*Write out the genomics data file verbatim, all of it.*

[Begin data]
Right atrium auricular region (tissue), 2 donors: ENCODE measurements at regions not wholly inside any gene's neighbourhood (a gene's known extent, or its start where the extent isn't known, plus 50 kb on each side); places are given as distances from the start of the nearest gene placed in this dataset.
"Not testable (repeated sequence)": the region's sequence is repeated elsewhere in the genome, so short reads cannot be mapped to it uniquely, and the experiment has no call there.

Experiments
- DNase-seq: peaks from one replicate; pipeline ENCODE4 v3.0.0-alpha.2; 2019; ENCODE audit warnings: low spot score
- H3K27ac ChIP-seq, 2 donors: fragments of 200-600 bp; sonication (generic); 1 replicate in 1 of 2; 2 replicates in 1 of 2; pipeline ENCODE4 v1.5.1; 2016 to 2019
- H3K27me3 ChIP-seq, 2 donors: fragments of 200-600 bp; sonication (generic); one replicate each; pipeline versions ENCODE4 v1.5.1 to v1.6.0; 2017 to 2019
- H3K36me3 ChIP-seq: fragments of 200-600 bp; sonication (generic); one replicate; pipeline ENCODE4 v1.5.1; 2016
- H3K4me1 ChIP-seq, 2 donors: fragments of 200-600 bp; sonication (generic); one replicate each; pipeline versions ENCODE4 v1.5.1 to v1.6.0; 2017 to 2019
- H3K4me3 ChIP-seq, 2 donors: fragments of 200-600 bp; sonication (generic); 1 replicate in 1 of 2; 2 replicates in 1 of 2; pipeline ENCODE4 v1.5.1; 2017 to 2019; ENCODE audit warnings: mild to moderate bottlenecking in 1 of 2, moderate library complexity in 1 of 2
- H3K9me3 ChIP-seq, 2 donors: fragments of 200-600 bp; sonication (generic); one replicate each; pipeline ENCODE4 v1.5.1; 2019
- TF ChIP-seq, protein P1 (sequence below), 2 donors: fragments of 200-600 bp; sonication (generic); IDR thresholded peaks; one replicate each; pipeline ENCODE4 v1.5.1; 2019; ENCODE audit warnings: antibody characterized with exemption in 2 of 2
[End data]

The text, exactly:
Right atrium auricular region (tissue), 2 donors: ENCODE measurements at regions not wholly inside any gene's neighbourhood (a gene's known extent, or its start where the extent isn't known, plus 50 kb on each side); places are given as distances from the start of the nearest gene placed in this dataset.
"Not testable (repeated sequence)": the region's sequence is repeated elsewhere in the genome, so short reads cannot be mapped to it uniquely, and the experiment has no call there.

Experiments
- DNase-seq: peaks from one replicate; pipeline ENCODE4 v3.0.0-alpha.2; 2019; ENCODE audit warnings: low spot score
- H3K27ac ChIP-seq, 2 donors: fragments of 200-600 bp; sonication (generic); 1 replicate in 1 of 2; 2 replicates in 1 of 2; pipeline ENCODE4 v1.5.1; 2016 to 2019
- H3K27me3 ChIP-seq, 2 donors: fragments of 200-600 bp; sonication (generic); one replicate each; pipeline versions ENCODE4 v1.5.1 to v1.6.0; 2017 to 2019
- H3K36me3 ChIP-seq: fragments of 200-600 bp; sonication (generic); one replicate; pipeline ENCODE4 v1.5.1; 2016
- H3K4me1 ChIP-seq, 2 donors: fragments of 200-600 bp; sonication (generic); one replicate each; pipeline versions ENCODE4 v1.5.1 to v1.6.0; 2017 to 2019
- H3K4me3 ChIP-seq, 2 donors: fragments of 200-600 bp; sonication (generic); 1 replicate in 1 of 2; 2 replicates in 1 of 2; pipeline ENCODE4 v1.5.1; 2017 to 2019; ENCODE audit warnings: mild to moderate bottlenecking in 1 of 2, moderate library complexity in 1 of 2
- H3K9me3 ChIP-seq, 2 donors: fragments of 200-600 bp; sonication (generic); one replicate each; pipeline ENCODE4 v1.5.1; 2019
- TF ChIP-seq, protein P1 (sequence below), 2 donors: fragments of 200-600 bp; sonication (generic); IDR thresholded peaks; one replicate each; pipeline ENCODE4 v1.5.1; 2019; ENCODE audit warnings: antibody characterized with exemption in 2 of 2